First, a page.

Normally I post my reviews over in the movie thread, but I think this one is more appropriate here:
I must admit, I'm doing this a bit differently than normal. Typically I will review a movie immediately after my first viewing, but when I saw John Carter at midnight Friday morning I was not able to put a rating on it, let alone elaborate on my opinions of the work. Now that I've seen it a second time I feel I have a clearer perspective from which I can accurately review the film.
To bring you up to speed (because Disney's marketing department utterly failed in this area) John Carter is based on the novel A Princess of Mars, a book written in 1912 by Edgar Rice Burroughs (author of Tarzan) about an American Civil War soldier named John Carter who is mysteriously transported to Mars (or Barsoom, as its Martian inhabitants refer to it) where he gets caught up in a war between two of Barsoom's cities. Due to the lower gravitational pull on Mars, Carter is granted superhuman strength which Deja Thoris, princess of Helium (one of the warring cities) hopes he'll use to help defend her city from the Zodongans (the other warring city).
A Princess of Mars and the subsequent books in the Barsoom series went on to inspire, directly or indirectly, just about every single work of Science Fiction and Fantasy that has followed it. The movies that George Lucas borrowed from when making Star Wars borrowed heavily from these books, and John Carter is near the top of the laundry list of works James Cameron ripped off while making Avatar. For nearly 100 years people have been trying and failing to make a film based on these stories, then several years back Disney acquired the rights and gave the project to Pixar veteran and life-long John Carter fan Andrew Stanton.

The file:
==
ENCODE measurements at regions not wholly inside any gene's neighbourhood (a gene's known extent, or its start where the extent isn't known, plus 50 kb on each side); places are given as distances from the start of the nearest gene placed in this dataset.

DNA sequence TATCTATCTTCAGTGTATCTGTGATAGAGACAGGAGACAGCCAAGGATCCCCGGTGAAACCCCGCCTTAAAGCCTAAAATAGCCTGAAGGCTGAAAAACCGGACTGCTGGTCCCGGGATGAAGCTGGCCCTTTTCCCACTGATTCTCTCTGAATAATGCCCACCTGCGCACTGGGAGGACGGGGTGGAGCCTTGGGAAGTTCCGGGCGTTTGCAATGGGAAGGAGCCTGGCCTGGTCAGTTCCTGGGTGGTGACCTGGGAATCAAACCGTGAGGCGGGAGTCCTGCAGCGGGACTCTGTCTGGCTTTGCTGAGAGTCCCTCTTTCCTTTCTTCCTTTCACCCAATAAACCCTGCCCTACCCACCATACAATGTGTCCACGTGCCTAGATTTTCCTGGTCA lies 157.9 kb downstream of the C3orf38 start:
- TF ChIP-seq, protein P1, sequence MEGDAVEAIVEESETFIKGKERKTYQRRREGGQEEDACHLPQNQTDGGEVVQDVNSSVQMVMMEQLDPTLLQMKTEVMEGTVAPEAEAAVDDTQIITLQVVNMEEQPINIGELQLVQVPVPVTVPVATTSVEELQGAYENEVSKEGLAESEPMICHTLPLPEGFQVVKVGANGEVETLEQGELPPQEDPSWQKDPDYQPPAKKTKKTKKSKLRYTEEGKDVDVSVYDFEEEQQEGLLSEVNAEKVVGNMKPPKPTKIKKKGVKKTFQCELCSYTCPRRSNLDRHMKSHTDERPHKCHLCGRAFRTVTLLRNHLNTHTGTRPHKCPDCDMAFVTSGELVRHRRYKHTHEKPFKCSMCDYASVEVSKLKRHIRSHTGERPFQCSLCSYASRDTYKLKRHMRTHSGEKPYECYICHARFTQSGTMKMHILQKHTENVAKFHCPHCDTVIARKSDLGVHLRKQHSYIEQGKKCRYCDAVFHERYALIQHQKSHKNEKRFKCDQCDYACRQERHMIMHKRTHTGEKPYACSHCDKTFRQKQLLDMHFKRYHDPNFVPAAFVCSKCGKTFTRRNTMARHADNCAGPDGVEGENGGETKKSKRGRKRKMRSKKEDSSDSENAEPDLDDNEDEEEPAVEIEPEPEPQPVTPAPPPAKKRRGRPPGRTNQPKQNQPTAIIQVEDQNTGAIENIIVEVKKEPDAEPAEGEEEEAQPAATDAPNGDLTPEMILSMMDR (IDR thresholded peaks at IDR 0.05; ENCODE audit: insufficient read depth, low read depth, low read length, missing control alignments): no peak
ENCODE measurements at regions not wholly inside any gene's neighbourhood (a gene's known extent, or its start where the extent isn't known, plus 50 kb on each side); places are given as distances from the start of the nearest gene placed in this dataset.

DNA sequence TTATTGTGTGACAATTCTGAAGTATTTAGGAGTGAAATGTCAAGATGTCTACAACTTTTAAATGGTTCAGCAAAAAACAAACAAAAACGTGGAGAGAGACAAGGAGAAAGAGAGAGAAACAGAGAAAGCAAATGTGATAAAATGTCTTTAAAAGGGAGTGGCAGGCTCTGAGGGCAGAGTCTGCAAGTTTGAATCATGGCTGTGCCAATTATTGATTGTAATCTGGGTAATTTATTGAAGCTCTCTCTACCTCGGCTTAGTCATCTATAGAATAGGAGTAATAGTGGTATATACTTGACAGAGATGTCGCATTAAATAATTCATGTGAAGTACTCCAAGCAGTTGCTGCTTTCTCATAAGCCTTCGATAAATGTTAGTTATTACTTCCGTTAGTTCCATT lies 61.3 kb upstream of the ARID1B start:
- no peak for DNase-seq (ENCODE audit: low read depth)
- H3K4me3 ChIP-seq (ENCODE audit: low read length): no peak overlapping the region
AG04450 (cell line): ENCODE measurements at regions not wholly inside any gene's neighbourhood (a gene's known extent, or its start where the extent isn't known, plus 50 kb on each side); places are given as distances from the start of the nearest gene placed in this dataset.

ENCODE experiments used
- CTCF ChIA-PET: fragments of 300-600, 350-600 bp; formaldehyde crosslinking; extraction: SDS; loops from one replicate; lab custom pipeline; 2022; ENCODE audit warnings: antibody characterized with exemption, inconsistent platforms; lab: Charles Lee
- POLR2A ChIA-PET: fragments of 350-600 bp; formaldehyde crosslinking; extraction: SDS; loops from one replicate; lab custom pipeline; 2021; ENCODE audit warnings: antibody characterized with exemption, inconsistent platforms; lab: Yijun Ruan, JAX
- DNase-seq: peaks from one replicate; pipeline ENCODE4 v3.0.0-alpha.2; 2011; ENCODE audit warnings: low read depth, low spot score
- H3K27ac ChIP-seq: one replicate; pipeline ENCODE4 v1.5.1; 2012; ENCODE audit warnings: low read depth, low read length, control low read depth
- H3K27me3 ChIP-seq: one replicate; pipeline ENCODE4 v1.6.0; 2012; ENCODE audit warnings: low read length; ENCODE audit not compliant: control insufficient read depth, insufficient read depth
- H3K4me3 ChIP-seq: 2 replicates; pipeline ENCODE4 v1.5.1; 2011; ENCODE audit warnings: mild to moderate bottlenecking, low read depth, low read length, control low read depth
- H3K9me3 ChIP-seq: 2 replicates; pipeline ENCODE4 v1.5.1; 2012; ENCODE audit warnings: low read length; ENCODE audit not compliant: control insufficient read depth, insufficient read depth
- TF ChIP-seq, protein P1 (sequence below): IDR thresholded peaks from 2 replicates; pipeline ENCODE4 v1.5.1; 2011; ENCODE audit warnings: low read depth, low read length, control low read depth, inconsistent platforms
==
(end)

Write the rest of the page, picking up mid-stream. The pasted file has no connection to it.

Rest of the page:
In John Carter, Andrew Stanton crafts a good old-fashioned sci-fi adventure film full of interesting creatures, a deep mythology, and a fascinating world to house it all. Barsoom and its inhabitants are beautifully realized and despite the novel having been ripped off hundreds of times it still manages to feel interesting and unique. Stanton said that his goal in creating Barsoom was to treat it the same way he would treat a movie based on historical fact, recreating something that actually existed as opposed to going crazy with the visual style and I think this method worked really well. Barsoom feels like a very real and grounded place and the effects work is seamlessly integrated in to the environments to the point where it's difficult to tell what elements are practical sets and which are CG enhancements, not to mention the excellent motion capture and animation work done on the Tharks and other alien inhabitants.
There are several stand out action scenes in the film and Stanton proves himself as a more than competent action director, creating gripping and surprisingly brutal battles, and when the movie hits its stride it's a lot of fun. Unfortunately, there's a plot transition in the second act and during this time the film starts to feel a little bit bogged down by exposition, exposition that can be slightly hard to follow as it throws out terms like the Ninth Ray, Issus, Therns, etc. It almost feels as if Andrew Stanton tried to fit as much of the Barsoom mythology into one film as he could in case he did not get the opportunity to direct the two sequels he has planned for this film, and while it improves on a second viewing, the first time around it's a bit much to swallow.
Overall, though, the movie is quite fun and there's not a whole lot I can complain about. The exposition dump in the middle of the film is a bit tough to chew on and Taylor Kitsch's performance is slightly flat, but with a great supporting cast, a terrific female lead in Lynn Collin's Deja Thoris, and a satisfying payoff the movie ends on a high note. I think the reason it took me a second time viewing the film to really appreciate it was that I had set my expectations unrealistically high. Stanton's work at Pixar has made him one of my favorite filmmakers and that first night I wasn't going to be satisfied with anything less than a masterpiece on the level of WALLE, but what I got was a very fun, if imperfect, sci-fi adventure film. I really do hope that he gets the opportunity to direct the sequels to this movie, because now that I've gotten a taste of it I would love to dive further into the world and mythology of Barsoom, and I don't want anyone else but Stanton as my guide for that journey.